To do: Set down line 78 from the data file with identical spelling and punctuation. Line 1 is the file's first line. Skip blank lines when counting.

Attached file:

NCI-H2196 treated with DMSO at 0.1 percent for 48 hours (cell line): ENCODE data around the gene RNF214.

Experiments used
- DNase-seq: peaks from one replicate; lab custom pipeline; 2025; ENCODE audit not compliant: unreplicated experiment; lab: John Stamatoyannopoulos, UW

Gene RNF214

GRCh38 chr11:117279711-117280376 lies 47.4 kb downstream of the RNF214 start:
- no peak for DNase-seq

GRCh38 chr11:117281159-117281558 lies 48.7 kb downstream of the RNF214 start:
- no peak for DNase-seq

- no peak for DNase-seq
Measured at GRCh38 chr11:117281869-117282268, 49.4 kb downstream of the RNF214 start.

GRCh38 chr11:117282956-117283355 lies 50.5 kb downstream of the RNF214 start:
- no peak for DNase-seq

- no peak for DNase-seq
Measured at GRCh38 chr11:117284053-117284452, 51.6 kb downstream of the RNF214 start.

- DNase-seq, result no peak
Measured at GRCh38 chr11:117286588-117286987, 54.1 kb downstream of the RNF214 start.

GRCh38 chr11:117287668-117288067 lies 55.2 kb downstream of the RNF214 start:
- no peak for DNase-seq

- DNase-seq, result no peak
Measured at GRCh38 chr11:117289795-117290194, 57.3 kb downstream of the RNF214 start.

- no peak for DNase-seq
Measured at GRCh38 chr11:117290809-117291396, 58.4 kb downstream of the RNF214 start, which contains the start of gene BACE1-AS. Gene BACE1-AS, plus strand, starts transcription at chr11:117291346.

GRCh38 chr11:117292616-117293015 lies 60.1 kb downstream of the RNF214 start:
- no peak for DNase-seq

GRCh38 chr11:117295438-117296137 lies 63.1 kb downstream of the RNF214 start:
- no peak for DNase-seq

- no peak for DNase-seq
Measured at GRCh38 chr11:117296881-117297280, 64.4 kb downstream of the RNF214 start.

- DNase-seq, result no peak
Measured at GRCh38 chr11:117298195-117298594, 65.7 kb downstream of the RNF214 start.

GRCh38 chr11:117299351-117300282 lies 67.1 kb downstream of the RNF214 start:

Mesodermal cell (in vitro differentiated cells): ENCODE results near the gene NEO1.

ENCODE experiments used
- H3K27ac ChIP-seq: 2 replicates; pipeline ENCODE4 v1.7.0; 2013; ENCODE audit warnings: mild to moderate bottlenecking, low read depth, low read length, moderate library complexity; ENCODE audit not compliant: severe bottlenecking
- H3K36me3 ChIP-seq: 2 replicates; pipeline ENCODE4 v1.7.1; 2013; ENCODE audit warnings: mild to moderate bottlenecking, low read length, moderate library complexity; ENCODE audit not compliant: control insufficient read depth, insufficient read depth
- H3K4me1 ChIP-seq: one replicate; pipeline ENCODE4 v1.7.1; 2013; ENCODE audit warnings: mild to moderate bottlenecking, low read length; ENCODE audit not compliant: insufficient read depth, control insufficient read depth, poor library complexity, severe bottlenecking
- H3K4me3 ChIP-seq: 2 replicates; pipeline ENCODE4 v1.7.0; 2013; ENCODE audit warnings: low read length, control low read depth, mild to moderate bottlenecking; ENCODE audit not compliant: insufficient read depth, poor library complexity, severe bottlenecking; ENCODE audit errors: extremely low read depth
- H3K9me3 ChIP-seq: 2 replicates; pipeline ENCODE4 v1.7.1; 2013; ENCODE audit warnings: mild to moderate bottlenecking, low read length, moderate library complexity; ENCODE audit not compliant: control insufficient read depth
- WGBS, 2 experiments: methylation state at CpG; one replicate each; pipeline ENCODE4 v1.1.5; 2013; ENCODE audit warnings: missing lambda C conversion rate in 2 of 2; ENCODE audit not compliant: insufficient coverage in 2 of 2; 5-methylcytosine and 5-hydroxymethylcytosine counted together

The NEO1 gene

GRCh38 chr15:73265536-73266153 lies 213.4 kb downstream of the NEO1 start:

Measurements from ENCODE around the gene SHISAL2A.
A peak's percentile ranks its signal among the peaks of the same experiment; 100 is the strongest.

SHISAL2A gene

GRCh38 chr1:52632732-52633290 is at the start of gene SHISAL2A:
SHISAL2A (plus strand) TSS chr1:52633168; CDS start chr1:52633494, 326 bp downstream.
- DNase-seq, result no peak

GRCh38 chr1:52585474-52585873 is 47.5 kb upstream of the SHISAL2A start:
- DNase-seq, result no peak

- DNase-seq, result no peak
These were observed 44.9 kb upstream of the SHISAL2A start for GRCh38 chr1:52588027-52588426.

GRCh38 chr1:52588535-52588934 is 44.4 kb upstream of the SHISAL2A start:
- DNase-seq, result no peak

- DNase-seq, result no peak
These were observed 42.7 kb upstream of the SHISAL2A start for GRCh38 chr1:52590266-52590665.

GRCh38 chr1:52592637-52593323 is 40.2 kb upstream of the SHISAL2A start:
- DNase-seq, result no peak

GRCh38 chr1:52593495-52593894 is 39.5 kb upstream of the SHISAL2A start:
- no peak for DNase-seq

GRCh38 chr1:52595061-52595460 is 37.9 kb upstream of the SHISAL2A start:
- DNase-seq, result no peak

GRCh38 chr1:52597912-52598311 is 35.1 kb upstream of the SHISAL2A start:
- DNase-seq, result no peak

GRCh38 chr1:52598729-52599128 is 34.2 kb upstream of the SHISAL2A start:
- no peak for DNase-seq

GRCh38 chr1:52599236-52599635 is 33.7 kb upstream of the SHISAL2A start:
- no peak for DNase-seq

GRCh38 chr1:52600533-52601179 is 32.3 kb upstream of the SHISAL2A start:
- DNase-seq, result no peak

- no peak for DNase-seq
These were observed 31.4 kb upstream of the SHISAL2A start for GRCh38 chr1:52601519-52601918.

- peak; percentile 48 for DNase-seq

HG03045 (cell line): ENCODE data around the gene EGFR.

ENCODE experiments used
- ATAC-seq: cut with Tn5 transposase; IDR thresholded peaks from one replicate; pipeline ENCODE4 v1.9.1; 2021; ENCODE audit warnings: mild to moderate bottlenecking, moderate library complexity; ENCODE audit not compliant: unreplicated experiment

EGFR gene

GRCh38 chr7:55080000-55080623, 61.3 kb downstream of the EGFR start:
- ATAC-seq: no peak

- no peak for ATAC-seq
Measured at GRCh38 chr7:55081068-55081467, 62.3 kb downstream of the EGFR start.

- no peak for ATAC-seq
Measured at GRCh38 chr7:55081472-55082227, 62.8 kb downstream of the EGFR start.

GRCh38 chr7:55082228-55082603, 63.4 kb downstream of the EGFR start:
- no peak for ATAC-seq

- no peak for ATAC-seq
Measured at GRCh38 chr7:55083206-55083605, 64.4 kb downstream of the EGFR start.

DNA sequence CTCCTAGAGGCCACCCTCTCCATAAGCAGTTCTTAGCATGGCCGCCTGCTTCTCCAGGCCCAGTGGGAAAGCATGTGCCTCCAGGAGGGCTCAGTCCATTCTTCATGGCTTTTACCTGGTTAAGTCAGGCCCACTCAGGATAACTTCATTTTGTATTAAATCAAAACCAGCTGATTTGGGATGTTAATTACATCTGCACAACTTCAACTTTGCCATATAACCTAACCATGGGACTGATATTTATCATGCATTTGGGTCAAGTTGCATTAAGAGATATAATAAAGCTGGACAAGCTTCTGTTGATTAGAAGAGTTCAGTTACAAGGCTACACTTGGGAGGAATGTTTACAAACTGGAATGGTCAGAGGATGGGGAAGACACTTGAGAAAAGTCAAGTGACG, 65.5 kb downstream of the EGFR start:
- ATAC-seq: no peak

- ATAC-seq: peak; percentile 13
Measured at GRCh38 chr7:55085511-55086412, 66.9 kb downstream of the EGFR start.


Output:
- ATAC-seq: no peak